High Speed Rail in the USA has its detractors, so it is encouraging that a survey released by the American Public Transportation Association (APTA) predicts that passenger demand for its use will come – if only it is built. “If you build high speed rail in America, the passengers will come,” says APTA.
Wednesday, 2 December 2015
From 8:30am to 2:30pm at the new APTA offices at
1300 I Street, NW, Suite 1200 East, Washington, D.C.
Federal officials, congressional staff, members of APTA and other passenger rail stakeholders will discuss the possibilities for developing high-speed rail systems in the USA examining topics including planning and environmental clearance; funding and finance; leadership and governance. US Representative Earl Blumenauer will be the featured luncheon speaker. No cost to attend.RSVP to Cynthia Owens at firstname.lastname@example.org APTA High-Speed Rail Forum Program.pdf
According to the survey findings, if HSR were available today, two-thirds (63%) of Americans say they would be likely to use it – and this jumps to 70% when respondents are informed of the costs and time saving benefits of a high speed rail service.
“People want high-speed rail in America and we are seeing support among various ages and in different regions of the country, regardless of political affiliation,” said APTA President and CEO Michael Melaniphy. “In addition, the millennial generation and younger adults will lead the way with their preferences to have a multi-modal transportation system that supports their lifestyle. It is critical that we include implementation of high speed rail as we look to plan for the nation’s future transportation needs.”
In the “High-Speed Rail in America 2015” survey, conducted by TechnoMetrica on behalf of APTA, the likelihood of respondents using high speed rail for their work and leisure travel increases as they are progressively informed of its benefits. Constant reinforcement of this message, and other key benefits of HSR, will be important as the program in California is rolled out, and as a way of maintaining pressure on infrastructure planners and transportation funding groups to finally initiate a long-dreamed-of HSR program for the congested American northeast.
Respondents in the key 18–44 age group expressed a strong likelihood of using HSR (71%). When told that HSR would be less expensive than flying, and that it will take less time than driving, this figure jumped to 76%.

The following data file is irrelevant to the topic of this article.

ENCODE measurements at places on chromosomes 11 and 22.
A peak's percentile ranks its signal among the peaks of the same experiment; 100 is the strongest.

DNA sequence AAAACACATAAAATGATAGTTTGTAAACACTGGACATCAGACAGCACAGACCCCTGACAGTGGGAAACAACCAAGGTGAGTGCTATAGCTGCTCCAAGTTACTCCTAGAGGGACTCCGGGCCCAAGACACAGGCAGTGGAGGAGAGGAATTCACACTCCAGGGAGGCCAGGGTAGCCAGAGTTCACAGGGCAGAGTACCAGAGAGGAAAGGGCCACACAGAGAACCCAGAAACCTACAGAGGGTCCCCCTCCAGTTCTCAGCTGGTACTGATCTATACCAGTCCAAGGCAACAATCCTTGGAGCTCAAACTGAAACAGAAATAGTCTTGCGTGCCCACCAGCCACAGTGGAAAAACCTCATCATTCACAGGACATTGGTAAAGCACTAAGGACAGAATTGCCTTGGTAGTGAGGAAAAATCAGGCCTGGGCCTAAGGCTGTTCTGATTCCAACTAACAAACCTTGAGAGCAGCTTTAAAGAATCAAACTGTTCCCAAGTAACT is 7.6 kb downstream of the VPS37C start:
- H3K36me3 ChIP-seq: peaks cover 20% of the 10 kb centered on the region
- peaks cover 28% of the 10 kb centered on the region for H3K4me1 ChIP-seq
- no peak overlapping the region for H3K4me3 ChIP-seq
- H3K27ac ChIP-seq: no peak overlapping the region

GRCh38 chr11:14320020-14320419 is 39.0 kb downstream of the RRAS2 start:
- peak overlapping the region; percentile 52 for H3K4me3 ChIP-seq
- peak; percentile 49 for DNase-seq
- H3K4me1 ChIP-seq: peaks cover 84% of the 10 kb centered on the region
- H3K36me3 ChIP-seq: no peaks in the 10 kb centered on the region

Interestingly, it is Democrats who are most attracted by the lower cost and the time saving benefits of HSR. Some 65% of Republicans said there was a strong likelihood they would use HSR, whereas 75% of Democrats said they would.
Get involved in the debate about HSR in the USA. Use the TunnelTalk Feedback button at the bottom of the article to share your thoughts and initiate the discussion about the costs and benefits of America’s fledgling HSR program.
“A high speed rail network will have a tremendous benefit to our entire transportation system,” said Melaniphy. “It will enable America’s air, rail, bus, ferry and highway systems to each function effectively and efficiently as we face a dramatic population growth that adds more travelers than our current capacity can accommodate.”
The survey also revealed that Americans overwhelmingly support efforts to streamline government regulations that will promote real-estate development near high speed rail. This development could include amenities such as popular retail shops, walkable neighborhoods, and restaurants. Overall, nearly three-quarters of respondents (71%) support cutting red tape and relaxing planning regulations so that amenities can be built near high speed rail stations.
“High-speed rail not only provides a great transportation option, but the public’s interest in amenities near high-speed rail stations is another way to create economic growth and jobs in local communities across the country,” said Melaniphy. “If we have strong investment in high-speed rail it will be an opportunity to generate real-estate and land use income for the private sector, as well as local tax revenue for communities for decades to come.”
PTA is a nonprofit international association of 1,500 public and private sector organizations, engaged in the areas of bus, paratransit, light rail, commuter rail, subways, waterborne services, and intercity and high-speed passenger rail. This includes: transit systems; planning, design, construction, and finance firms; product and service providers; academic institutions; transit associations and state departments of transportation. APTA is the only association in North America that represents all modes of public transportation. More than 90% of the people using public transportation in the US and Canada ride APTA member systems.